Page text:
Despite his conciliatory efforts, Darwin’s Origin invited many critics—but more from the scientific community than the established church! For example, Richard Owen (1804-1892), comparative anatomist and Hunterian Professor at the Royal College of Surgeons, wrote a strident review of Origin in the April 1860 issue of the Edinburgh Review. “Owen dismissed the idea that natural selection could do what Darwin claimed and suggested alternative possibilities, such as his own theory of archetypes.”
Darwin was also privately chastened by Baden Powell (1827-1860), Savillian Professor of Mathematics at Oxford. On Powell’s account, Darwin had failed to acknowledge his predecessors. Both Charles Lyell (1797-1875) and Georges Cuvier (1769-1832), for example, had acknowledged their debts to predecessors and, according to Powell, Darwin ought to as well.
One of Darwin’s most fiercest critics was the geologist Adam Sedgwick (1785-1873). Incidentally, Darwin was once a student of Sedgwick. He admitted that he admired parts of Darwin’s Origin, but added that “other parts made him laugh ’till my sides were almost sore’ and that he had read much of the book with ‘profound sorrow.'” Darwin, according to Sedgwick, had “deserted” the “true method of induction.”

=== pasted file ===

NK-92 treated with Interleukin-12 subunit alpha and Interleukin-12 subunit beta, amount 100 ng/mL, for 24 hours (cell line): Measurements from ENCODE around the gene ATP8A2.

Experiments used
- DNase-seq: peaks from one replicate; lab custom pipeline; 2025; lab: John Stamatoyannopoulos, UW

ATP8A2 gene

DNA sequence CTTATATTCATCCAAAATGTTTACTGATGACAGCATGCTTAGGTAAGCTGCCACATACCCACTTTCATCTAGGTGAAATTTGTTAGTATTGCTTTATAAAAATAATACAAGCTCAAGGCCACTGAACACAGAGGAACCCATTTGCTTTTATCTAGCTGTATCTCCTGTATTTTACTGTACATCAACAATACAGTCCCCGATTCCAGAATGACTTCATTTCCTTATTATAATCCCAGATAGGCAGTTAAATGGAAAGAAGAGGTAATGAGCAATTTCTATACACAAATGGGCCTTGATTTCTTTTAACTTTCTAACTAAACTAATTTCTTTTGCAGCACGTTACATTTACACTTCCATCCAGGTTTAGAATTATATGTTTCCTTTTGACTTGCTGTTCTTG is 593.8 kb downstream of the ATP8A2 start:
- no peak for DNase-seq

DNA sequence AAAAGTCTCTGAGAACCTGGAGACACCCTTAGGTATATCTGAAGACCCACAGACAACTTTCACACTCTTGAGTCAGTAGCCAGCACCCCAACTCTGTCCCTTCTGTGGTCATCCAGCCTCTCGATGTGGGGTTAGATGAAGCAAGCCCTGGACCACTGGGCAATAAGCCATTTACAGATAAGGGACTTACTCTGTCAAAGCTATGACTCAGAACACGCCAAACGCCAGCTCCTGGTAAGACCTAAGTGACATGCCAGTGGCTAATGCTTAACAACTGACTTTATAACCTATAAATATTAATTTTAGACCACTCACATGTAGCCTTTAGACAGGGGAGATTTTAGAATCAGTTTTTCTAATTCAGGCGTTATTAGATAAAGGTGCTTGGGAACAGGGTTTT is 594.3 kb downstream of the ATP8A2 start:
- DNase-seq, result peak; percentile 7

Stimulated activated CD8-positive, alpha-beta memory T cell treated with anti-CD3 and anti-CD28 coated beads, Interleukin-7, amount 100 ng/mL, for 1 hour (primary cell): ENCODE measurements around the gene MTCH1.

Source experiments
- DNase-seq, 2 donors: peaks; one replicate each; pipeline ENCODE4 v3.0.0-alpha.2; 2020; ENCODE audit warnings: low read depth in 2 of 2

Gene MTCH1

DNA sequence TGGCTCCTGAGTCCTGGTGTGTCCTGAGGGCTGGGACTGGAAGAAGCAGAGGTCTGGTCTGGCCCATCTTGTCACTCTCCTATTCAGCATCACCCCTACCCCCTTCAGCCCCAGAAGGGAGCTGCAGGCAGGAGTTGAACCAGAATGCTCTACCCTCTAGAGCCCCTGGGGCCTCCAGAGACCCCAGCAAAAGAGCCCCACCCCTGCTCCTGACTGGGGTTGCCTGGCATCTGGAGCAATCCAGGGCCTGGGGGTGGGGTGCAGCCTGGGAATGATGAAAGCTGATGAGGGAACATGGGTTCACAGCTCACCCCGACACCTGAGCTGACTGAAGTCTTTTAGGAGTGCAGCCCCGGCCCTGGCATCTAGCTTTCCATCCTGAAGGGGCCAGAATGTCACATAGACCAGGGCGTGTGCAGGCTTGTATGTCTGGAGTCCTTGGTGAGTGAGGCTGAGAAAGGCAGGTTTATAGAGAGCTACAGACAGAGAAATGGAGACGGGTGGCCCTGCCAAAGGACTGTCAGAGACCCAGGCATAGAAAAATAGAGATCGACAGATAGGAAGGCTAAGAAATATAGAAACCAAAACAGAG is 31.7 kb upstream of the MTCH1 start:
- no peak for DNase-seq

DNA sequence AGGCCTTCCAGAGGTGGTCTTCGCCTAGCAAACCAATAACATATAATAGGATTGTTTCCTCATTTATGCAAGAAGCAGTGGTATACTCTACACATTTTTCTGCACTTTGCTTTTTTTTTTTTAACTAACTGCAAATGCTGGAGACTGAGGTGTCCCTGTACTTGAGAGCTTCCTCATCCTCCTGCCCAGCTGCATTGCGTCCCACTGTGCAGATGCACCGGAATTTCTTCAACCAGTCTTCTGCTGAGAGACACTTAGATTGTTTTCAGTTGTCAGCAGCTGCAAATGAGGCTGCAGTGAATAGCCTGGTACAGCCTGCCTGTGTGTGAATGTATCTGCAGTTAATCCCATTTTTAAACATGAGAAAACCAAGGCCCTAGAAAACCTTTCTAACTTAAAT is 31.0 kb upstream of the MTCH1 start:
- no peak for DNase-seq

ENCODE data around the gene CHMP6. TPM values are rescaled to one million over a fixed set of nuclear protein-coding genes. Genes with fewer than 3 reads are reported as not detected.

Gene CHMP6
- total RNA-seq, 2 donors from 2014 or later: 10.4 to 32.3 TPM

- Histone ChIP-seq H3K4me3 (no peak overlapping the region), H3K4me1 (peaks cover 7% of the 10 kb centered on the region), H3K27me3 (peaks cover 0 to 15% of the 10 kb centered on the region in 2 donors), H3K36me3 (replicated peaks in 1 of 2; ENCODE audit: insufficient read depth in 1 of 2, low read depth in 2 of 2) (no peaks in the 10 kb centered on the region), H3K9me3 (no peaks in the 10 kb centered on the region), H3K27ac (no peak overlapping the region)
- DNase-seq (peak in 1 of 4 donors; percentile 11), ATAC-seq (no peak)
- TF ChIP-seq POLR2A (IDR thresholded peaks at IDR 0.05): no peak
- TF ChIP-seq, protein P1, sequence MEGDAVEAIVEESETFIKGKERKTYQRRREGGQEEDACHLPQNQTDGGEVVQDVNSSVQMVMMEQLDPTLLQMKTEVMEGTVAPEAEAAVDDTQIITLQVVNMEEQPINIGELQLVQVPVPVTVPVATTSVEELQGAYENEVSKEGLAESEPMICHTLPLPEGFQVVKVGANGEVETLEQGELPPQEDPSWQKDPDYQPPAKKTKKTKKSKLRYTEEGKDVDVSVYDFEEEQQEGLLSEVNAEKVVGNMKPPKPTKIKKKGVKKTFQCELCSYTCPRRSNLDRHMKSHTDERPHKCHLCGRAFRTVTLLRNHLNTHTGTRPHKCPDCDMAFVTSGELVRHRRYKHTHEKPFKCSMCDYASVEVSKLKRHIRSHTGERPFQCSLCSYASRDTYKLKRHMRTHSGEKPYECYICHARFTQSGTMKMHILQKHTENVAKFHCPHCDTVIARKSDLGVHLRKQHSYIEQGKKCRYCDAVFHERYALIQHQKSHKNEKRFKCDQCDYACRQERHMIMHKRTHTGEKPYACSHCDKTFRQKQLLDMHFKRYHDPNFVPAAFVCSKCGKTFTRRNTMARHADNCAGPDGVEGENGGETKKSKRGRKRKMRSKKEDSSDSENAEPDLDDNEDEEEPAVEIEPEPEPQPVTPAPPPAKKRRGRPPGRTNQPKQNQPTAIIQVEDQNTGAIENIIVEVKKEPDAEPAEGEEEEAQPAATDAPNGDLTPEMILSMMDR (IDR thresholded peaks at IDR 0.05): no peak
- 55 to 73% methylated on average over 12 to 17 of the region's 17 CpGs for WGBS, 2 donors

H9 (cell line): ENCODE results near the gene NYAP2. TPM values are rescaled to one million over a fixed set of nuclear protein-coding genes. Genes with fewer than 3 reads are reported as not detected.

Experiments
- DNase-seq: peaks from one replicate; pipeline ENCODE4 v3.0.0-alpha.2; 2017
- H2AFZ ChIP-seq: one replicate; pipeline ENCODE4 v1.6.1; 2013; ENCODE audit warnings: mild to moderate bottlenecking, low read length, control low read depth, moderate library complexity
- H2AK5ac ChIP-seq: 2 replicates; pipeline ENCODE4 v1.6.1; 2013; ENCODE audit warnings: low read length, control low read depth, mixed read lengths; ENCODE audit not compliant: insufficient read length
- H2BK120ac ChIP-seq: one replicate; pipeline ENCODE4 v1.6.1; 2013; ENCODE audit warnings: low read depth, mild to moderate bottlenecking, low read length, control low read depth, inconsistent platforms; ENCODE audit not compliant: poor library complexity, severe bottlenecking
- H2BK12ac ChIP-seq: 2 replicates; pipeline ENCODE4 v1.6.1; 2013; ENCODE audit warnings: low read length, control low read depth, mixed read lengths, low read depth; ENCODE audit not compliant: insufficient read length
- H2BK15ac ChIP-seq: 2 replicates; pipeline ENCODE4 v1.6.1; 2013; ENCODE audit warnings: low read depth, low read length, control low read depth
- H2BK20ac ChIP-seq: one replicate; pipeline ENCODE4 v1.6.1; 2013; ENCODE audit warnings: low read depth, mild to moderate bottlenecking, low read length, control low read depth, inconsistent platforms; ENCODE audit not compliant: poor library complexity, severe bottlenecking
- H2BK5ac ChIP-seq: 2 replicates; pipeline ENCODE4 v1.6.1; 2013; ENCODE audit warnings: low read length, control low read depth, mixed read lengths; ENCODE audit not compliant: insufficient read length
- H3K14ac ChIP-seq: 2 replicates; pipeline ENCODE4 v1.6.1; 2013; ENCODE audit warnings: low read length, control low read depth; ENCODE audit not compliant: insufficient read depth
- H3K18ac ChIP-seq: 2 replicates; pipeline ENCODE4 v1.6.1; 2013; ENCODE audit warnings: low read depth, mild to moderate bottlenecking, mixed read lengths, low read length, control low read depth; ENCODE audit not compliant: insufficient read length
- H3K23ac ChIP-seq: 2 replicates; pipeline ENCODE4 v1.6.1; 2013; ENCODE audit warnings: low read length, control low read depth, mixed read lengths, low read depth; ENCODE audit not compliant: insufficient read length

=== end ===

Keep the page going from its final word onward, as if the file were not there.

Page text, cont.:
In January of 1860, Darwin finally decided to write “An Historical Sketch” of the idea of transmutation, which would act as a preface to the American and German editions of the Origin. He begins with French naturalists Jean-Baptiste Lamarck (1744-1829) and Étienne Geoffroy Saint-Hilaire (1772-1844), then moves on to lesser known figures such as a Dr. W.C. Wells, Reverned W. Herbert, Patrick Matthew, and Scottish zoologist Robert Edmund Grant (1793-1874). Darwin then offers pointed criticism against the anonymous author (Robert Chambers [1802-1871]) of the popular Vestiges of the Natural History of Creation (1844). Yet he also wrote that the Vestiges provided an “excellent service in this country in calling attention to the subject [of evolution], in removing prejudice, and in thus preparing the ground for the reception of analogous views.” Darwin goes on to describe the evolutionary views of Henry Freke, Herbert Spencer, Charles Naudin, Alexandre Keyserling, Henry Schaaffhausen, Henri Locoq, Baden Powell, Alfred Wallace, and Karl Ernst von Baer, concluding with T.H. Huxley and Joseph Hooker. Thus rather than defending his theory through periodical press or public debate, Darwin offered a subtle rebuttal to his critics in his historical sketch, which he penned about a month before the Oxford debate.